Judaism, Reformed

Judaism, Reformed, also called progressive or modern Judaism, is the Jewish religion as reformed in the 19th century in Germany, Austria, America, and in some congregations of France and England. The places of worship are called temples, distinguished from other Jewish synagogues by choir, organ, regular sermons, and part of the liturgy in the vernacular of the country, and in America also by family pews. The ministers of these temples are rabbis who have attained proficiency in Hebrew lore, and are graduates of colleges or universities; or preachers by the choice of the congregation, who are mostly autodidactic students; and cantors, capable of reading the divine service and leading the choir. In some congregations the offices of preacher and cantor are united in one person. Large congregations are conducted by the ordained rabbi and the cantor: the former is the expounder of the law, and the latter presides over the worship, and is also called Hazan, or Reader (q.v.). Every congregation elects secular officers to conduct the temporal affairs. The ministers are elected by the congregation for a stated period. A school for instruction in religion, Hebrew, and Jewish history is attached to every temple. Like all other Jews, the reformed also are unitarian in theology, and acknowledge the Old Testament Scriptures as the divine source of law and doctrine, but reject the additional authority of the Talmud, in place of which they appeal to reason and conscience as the highest authority in expounding the Scriptures. They believe in the immortality of the soul, future reward and punishment, the perfectibility of human nature, the final and universal triumph of truth and righteousness. They reject the belief in the coming of a Messiah; the gathering of the Hebrew people to Palestine to form a separate government, and to restore the ancient polity of animal sacrifices and the Levitical priesthood; the resurrection of the body and the last judgment day; and the authority of the Talmud above any other collection of commentaries to the Bible. All these doctrines are expressed in their prayer books and catechisms. Their hermeneutics is rationalistic. They reject the evidence of miracles, relying exclusively upon the internal evidence of the Scriptures, and the common consent of all civilized nations to the divinity of the scriptural laws and doctrines. Except in the case of Moses, of whom the Scriptures testify, "Mouth to mouth I speak unto him," the appearance and speaking of angels, as also the appearance and speaking of God, were subjective, in the vision, waking or dreaming, appearing objectively to the prophet, which was not the case in reality. In this respect they follow the guide of Moses Maimonides. SEE PHILOSOPHY, THEOLOGICAL, OF THE JEWS. In respect to doctrine, they hold that all religious doctrines must be taken from the Bible, and must be in harmony with the loftiest and purest conceptions of the Deity and humanity suggested by the Scriptures, and confirmed by reason and conscience. In respect to law, they hold that all laws contained in the Decalogue, expressed or implied, are obligatory forever, both in letter or spirit. All laws not contained in the Decalogue, expressed or implied, are local and temporal (although the principle expressed by some may be eternal) and could have been intended for certain times and localities only. These theories of Judaism were developed by various Jewish authors between the years 1000 and 1500; partly they are also in the ancient Rabbinical literature, but were dropped after 1500, and taken up again by the disciples and successors of Moses Mendelssohn toward the close of the last century, and gradually developed to the present system. (I.M.W.)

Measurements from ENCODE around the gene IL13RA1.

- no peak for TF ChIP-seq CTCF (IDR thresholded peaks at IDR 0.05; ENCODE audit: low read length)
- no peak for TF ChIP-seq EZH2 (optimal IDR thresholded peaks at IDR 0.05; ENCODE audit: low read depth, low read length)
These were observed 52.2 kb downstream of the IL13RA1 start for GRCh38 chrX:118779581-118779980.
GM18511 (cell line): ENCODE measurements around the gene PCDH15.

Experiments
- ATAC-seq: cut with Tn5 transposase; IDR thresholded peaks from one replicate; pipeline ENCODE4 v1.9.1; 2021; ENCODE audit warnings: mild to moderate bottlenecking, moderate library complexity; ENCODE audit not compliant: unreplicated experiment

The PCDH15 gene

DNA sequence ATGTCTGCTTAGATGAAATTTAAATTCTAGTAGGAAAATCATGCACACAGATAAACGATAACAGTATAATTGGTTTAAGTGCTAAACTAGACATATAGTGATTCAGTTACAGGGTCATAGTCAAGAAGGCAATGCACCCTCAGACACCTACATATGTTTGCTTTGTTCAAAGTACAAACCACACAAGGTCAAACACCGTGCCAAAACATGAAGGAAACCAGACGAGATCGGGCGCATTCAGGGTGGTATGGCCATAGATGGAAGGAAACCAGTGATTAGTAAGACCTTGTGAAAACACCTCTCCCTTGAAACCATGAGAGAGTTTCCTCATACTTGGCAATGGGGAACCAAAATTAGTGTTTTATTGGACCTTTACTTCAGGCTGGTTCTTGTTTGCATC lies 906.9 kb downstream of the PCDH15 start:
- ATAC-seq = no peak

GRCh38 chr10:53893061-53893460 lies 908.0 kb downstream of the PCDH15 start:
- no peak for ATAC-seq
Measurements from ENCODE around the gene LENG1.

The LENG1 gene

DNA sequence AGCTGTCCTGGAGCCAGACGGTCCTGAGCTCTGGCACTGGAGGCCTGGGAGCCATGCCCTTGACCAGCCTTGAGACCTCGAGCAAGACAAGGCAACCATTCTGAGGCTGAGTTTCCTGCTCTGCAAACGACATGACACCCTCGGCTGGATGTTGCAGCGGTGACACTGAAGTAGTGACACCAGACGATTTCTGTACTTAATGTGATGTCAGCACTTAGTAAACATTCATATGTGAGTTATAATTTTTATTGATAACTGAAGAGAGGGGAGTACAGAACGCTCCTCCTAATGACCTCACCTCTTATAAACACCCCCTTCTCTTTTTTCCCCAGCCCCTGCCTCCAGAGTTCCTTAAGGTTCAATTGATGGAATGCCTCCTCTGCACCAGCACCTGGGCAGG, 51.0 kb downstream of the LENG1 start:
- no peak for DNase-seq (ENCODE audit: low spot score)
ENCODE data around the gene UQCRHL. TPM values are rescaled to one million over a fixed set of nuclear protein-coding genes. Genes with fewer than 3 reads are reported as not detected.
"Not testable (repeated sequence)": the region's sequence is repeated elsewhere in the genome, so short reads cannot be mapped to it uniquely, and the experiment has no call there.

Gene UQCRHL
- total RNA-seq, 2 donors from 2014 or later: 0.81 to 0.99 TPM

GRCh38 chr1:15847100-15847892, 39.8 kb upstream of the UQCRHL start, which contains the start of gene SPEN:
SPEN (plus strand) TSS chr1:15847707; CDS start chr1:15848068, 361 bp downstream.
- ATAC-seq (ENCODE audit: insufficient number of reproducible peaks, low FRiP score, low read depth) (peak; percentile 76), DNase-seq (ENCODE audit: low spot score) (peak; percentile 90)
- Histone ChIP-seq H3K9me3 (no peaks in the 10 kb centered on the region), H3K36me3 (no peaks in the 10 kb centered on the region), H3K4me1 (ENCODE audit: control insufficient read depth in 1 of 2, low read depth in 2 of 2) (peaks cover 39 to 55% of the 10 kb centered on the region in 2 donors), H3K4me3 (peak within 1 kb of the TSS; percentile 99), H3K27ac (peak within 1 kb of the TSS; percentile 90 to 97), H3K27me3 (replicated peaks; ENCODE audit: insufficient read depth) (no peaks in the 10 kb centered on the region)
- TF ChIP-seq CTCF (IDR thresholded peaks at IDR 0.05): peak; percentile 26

From a few late articles in the Israelite (Nov. 1871), by the distinguished writer of the above article on Reformed Judaism, we learn that he regards as the first reformer in the camp of Judaism the celebrated gaon Saadia (q.v.) ben-Joseph, of Fayum, who flourished in the first half of the 10th century"; as the second, the famous body physician of the caliph of Cairo, Rambam, "the classical Moses Maimonides." Of perhaps minor influence, but also as active in the field of reform, he introduces us next to Bechai ben-Joseph, of Saragossa, and Ibn-Gebirol (q.v.), of Malaga, who flourished in the 11th century. He even counts among the reformers the celebrated French rabbi Isaac, of Troyes, better known under the surname of Rashi (q.v.); and on the side of reform or progressive Judaism are also ranked by Dr. Wise the celebrated Jewish savants Judah ha-Levy (q.v.), Aben-Ezra (q.v.), and Abraham ben-David; the celebrated author of the Emmeah Ramah (Exalted Faith), who fell a victim to fanaticism in A.D. 1180 at Toledo, in Spain, and with whom close up the two centuries that elapsed between the appearance of Saadia and Maimonides, in which days "all [Jewish] philosophy had become peripatetic," the Jewish philosophical writers of this period considering their main object "the self defense of Judaism on the one hand, and the expounding of the Bible and Talmud as rational as possible, in order to reconcile and harmonize faith and reason." With the 13th century undoubtedly opens a new epoch in Judaism, for it is here that we encounter the great Jewish master mind Moses Maimonides, of whom it has been truly said that "from Moses [the lawgiver] to Moses [Mendelssohn] there was none like Moses [Maimonides]." Since the days of Ezra, no man has exerted so deep, universal, and lasting an influence on Jews and Judaism as this man, and we need not wonder that Orthodox, Conservative, and Reformed Jews alike lay claim to this master mind; but it must be confessed that, after all, he really belongs to the Progressive Jews only. It is true the creed drawn up by the second Moses is now the possession of all Jews, and the Orthodox cling to it with even more tenacity than the Conservatives and the Reformed, but his theologico- philosophical works gained authority mainly among the Reformed thinkers of the Judaistic faith. After that date, of course, Jewish literature abounds with names whose productions betray a rationalistic tendency, for "all Jewish thinkers up to date, Baruch Spinoza, Moses Mendelssohn, and the writers of the 19th century included, are more or less the disciples of Maimonides, so that no Jewish theologico-philosophical book, from and after 1200, can be picked up in which the ideas of Maimonides do not form a prominent part." In our own days the Reform movement first became very prominent. In Germany, where Judaism has always been strong on account of the high literary attainments of the German Jews, the separation between the Orthodox and Reformed, and the establishment of independent Reformed congregations first originated, and the celebrated Holdheim (q.v.) was among the first as pastor of a temple in 1846. Other Jewish rabbis of note, identified with the Reform movement in Germany, are Stein, of Frankfurt-on-the-Main; Einhorn, now of New York City, Deutsch, now of Baltimore, Md.; and Ritter, the successor of Holdheim, and historian of the Reform agitation. In the U. States those prominently identified with the Reform question are Drs. Adler and Gutheim, of the Fifth Avenue Temple, New York City; Mr. Ellinger, editor of the Jewish Times, New York City; Dr. Lewin, of Brooklyn, editor of the New Era; Dr. Isaac M. Wise, editor of the Israelite, etc. See Jost, Gesch. des Judenthums u. Sekten, 3, 349 sq. Grätz, Gesch. d. Juden, 10; Ritter, Gesch. d. jüd. Reformation (Berlin, 3 vols. 8vo); Geiger, Judaism and its History, Engl. trans. by M. Mayer (N.Y. 1870 8vo); Astruc (the grand rabbi of Belgium), Histoire abrege des Juifs et de leur croyance (Paris, 1869); Raphael, D. C. Lewin, What is Judaism (N.Y. 1871, 12mo); New Era, May, 1871, art. 1; Brit. and For. Evang. Rev. April, 1869; Kitto, Journ. Sac. Literature, 8; Atlantic Monthly, Oct. 1870; and the works cited in the article JEWS. (J.H.W.)